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The Breach: What Everyone Gets Wrong About the Opioid Crisis

Lindsay E. Beyerstein

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President Donald Trump is expected to declare a national state of emergency for opioids this week. Sanho Tree of the Institute for Policy Studies joins host Lindsay Beyerstein to discuss the latest news on the overdose epidemic, including a blockbuster Washington Post story that led Trump’s pick to head the Drug Enforcement Agency to withdraw his name from consideration. The episode also delves into the root causes of opioid abuse—from under-regulation of drug distribution companies to social disintegration—as well as the alarming new “drug war” developments in the Philippines.

Recommended Reading:

John Kelly’s Lies About Frederica Wilson Are Part of a Pattern of Not Believing Black Women, by Shaun King for the Intercept, October 2017

An edited excerpt:

Lindsay: I feel like this story might be a chance to change the narrative around how the opioid addiction crisis spread. People have this stereotype. Even the media doing interviews with the journalists who did the exposé seem to be assuming that it was well-meaning pain doctors addicting legitimate pain patients one at a time, and that’s how we got so many addicts. This story seems to shed light on a whole new aspect of the problem that hasn’t got nearly as much media play, which is there is and was diversion on an industrial scale, with these drugs going straight to the black market.

Sanho: Yes, and they knew exactly which regions they were going after, as well. It’s not to say that every patient who was prescribed lots of opioids eventually went onto the black market. If you’re a parish priest, or if you’re a professor or whoever, they may have developed a dependence, but it doesn’t mean they necessarily went to heroin, the street drugs. But those people who did have connections to that world—that is to say they knew which phone calls to make because they associated with people who were in those circles—that was a much easier jump to make, and so that’s what they did.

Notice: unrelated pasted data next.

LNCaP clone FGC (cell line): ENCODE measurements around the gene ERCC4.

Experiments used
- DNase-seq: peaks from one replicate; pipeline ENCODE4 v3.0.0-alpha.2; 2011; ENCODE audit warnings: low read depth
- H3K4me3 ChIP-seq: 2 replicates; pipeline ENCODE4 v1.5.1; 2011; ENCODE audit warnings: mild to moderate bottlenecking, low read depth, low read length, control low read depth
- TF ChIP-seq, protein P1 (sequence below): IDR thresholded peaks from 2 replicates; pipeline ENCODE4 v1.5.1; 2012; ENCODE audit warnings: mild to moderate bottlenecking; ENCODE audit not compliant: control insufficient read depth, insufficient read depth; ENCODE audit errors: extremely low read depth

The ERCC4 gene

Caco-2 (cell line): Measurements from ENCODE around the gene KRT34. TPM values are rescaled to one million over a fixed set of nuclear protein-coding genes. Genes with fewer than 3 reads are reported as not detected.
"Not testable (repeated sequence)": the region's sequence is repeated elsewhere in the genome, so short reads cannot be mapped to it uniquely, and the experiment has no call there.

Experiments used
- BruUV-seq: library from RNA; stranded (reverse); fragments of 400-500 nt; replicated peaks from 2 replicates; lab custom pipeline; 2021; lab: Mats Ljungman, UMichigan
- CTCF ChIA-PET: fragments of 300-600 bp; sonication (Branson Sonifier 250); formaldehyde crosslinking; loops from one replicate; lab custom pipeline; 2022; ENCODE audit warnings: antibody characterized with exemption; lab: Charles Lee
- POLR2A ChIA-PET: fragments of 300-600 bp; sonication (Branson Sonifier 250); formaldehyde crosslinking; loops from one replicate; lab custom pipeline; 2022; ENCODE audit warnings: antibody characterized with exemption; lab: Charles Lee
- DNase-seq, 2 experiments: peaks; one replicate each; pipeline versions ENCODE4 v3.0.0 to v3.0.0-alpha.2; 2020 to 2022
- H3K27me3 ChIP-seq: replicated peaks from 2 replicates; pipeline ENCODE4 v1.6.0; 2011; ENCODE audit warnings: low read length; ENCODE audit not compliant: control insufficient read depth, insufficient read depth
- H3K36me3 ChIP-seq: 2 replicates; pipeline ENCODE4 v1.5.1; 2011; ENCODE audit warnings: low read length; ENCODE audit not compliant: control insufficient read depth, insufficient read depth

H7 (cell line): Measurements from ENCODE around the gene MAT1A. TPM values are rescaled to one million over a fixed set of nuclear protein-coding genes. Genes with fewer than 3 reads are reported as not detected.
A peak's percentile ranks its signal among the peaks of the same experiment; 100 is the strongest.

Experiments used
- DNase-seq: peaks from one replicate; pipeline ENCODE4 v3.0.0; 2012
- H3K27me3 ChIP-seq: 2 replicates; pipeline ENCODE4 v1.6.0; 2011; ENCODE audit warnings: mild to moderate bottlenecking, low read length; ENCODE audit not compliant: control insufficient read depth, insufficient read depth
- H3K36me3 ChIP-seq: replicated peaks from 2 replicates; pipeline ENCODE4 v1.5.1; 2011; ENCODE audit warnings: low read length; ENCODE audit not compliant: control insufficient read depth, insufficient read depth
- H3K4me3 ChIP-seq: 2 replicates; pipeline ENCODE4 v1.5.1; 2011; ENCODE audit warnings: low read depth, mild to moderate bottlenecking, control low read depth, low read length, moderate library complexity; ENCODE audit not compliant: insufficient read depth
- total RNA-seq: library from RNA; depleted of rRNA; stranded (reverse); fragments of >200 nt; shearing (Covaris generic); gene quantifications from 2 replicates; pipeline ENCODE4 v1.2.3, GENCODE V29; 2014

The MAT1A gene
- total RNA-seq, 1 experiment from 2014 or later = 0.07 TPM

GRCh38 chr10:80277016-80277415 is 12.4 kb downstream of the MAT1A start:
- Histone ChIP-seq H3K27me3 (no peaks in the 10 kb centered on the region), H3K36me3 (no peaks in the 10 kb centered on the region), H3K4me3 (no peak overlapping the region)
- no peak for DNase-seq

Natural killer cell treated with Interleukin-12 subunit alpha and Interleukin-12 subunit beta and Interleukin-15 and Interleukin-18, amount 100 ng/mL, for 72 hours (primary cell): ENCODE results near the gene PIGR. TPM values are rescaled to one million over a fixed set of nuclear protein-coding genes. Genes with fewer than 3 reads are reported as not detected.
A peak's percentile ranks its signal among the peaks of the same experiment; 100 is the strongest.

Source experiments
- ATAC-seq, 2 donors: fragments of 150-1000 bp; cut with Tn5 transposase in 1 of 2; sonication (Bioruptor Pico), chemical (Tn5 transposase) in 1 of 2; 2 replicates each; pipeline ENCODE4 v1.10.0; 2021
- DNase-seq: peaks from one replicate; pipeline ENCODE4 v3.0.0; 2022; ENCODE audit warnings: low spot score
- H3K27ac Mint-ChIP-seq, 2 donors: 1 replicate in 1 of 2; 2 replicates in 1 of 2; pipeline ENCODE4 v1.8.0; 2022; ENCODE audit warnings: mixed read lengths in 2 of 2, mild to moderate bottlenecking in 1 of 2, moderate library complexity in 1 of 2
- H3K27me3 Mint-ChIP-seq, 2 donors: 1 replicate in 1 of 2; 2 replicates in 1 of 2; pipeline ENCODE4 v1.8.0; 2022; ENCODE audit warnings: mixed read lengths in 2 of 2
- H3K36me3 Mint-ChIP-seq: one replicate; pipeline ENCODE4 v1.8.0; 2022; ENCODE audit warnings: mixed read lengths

I think we need to look at the regions where these things were happening, as well. There is a whole field called the depth of despair. I think there’s an interesting coincidence, not necessarily correlation but striking coincidence, of where the opioid crisis is hitting the hardest and where Donald Trump did very well electorally. I think a lot of opioids are a very useful way to numb the pain of your existence. If you don’t believe that tomorrow is going to be a better day, if you believe that your best days are behind you, a lot of people turn inwards.

Transcript (PDF)